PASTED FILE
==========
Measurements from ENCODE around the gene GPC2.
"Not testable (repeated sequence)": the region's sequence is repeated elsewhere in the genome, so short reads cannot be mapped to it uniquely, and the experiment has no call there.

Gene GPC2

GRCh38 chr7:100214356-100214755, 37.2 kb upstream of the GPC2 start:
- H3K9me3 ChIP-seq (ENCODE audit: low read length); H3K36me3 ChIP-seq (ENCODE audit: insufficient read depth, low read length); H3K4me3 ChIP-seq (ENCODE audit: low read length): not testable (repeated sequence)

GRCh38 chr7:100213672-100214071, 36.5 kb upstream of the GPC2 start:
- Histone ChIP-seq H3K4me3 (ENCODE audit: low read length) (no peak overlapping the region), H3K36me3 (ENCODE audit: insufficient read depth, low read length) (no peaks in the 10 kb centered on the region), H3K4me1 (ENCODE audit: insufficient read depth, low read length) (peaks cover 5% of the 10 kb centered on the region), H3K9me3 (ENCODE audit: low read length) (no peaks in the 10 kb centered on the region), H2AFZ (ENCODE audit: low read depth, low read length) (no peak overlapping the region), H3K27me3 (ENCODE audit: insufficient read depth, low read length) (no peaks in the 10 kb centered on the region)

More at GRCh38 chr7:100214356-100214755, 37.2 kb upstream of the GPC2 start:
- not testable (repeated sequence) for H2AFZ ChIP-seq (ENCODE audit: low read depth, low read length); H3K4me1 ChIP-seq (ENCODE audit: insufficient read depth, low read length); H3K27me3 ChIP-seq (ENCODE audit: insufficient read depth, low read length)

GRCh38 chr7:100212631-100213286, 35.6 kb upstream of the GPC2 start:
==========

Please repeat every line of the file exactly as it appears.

Measurements from ENCODE around the gene GPC2.
"Not testable (repeated sequence)": the region's sequence is repeated elsewhere in the genome, so short reads cannot be mapped to it uniquely, and the experiment has no call there.

Gene GPC2

GRCh38 chr7:100214356-100214755, 37.2 kb upstream of the GPC2 start:
- H3K9me3 ChIP-seq (ENCODE audit: low read length); H3K36me3 ChIP-seq (ENCODE audit: insufficient read depth, low read length); H3K4me3 ChIP-seq (ENCODE audit: low read length): not testable (repeated sequence)

GRCh38 chr7:100213672-100214071, 36.5 kb upstream of the GPC2 start:
- Histone ChIP-seq H3K4me3 (ENCODE audit: low read length) (no peak overlapping the region), H3K36me3 (ENCODE audit: insufficient read depth, low read length) (no peaks in the 10 kb centered on the region), H3K4me1 (ENCODE audit: insufficient read depth, low read length) (peaks cover 5% of the 10 kb centered on the region), H3K9me3 (ENCODE audit: low read length) (no peaks in the 10 kb centered on the region), H2AFZ (ENCODE audit: low read depth, low read length) (no peak overlapping the region), H3K27me3 (ENCODE audit: insufficient read depth, low read length) (no peaks in the 10 kb centered on the region)

More at GRCh38 chr7:100214356-100214755, 37.2 kb upstream of the GPC2 start:
- not testable (repeated sequence) for H2AFZ ChIP-seq (ENCODE audit: low read depth, low read length); H3K4me1 ChIP-seq (ENCODE audit: insufficient read depth, low read length); H3K27me3 ChIP-seq (ENCODE audit: insufficient read depth, low read length)

GRCh38 chr7:100212631-100213286, 35.6 kb upstream of the GPC2 start: